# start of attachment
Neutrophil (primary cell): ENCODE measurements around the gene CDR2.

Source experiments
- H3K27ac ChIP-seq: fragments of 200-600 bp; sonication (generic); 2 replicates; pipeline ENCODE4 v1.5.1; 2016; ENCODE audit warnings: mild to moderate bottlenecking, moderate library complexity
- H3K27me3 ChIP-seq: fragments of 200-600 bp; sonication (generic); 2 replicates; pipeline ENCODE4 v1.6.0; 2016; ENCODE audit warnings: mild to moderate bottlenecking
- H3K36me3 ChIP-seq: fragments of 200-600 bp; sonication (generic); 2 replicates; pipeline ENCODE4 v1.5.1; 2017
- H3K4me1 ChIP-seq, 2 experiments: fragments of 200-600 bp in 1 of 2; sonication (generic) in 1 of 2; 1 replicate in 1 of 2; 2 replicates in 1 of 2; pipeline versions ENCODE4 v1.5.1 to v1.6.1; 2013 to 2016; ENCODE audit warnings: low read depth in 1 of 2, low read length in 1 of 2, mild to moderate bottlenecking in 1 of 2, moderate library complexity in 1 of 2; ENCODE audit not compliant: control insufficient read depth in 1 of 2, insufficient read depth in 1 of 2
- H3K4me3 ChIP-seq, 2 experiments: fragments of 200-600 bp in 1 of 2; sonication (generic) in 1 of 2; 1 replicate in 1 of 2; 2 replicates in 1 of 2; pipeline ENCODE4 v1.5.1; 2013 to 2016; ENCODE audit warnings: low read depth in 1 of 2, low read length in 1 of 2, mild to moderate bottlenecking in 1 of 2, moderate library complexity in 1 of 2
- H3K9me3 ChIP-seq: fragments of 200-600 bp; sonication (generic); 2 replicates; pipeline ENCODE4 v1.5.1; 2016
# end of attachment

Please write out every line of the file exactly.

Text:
Neutrophil (primary cell): ENCODE measurements around the gene CDR2.

Source experiments
- H3K27ac ChIP-seq: fragments of 200-600 bp; sonication (generic); 2 replicates; pipeline ENCODE4 v1.5.1; 2016; ENCODE audit warnings: mild to moderate bottlenecking, moderate library complexity
- H3K27me3 ChIP-seq: fragments of 200-600 bp; sonication (generic); 2 replicates; pipeline ENCODE4 v1.6.0; 2016; ENCODE audit warnings: mild to moderate bottlenecking
- H3K36me3 ChIP-seq: fragments of 200-600 bp; sonication (generic); 2 replicates; pipeline ENCODE4 v1.5.1; 2017
- H3K4me1 ChIP-seq, 2 experiments: fragments of 200-600 bp in 1 of 2; sonication (generic) in 1 of 2; 1 replicate in 1 of 2; 2 replicates in 1 of 2; pipeline versions ENCODE4 v1.5.1 to v1.6.1; 2013 to 2016; ENCODE audit warnings: low read depth in 1 of 2, low read length in 1 of 2, mild to moderate bottlenecking in 1 of 2, moderate library complexity in 1 of 2; ENCODE audit not compliant: control insufficient read depth in 1 of 2, insufficient read depth in 1 of 2
- H3K4me3 ChIP-seq, 2 experiments: fragments of 200-600 bp in 1 of 2; sonication (generic) in 1 of 2; 1 replicate in 1 of 2; 2 replicates in 1 of 2; pipeline ENCODE4 v1.5.1; 2013 to 2016; ENCODE audit warnings: low read depth in 1 of 2, low read length in 1 of 2, mild to moderate bottlenecking in 1 of 2, moderate library complexity in 1 of 2
- H3K9me3 ChIP-seq: fragments of 200-600 bp; sonication (generic); 2 replicates; pipeline ENCODE4 v1.5.1; 2016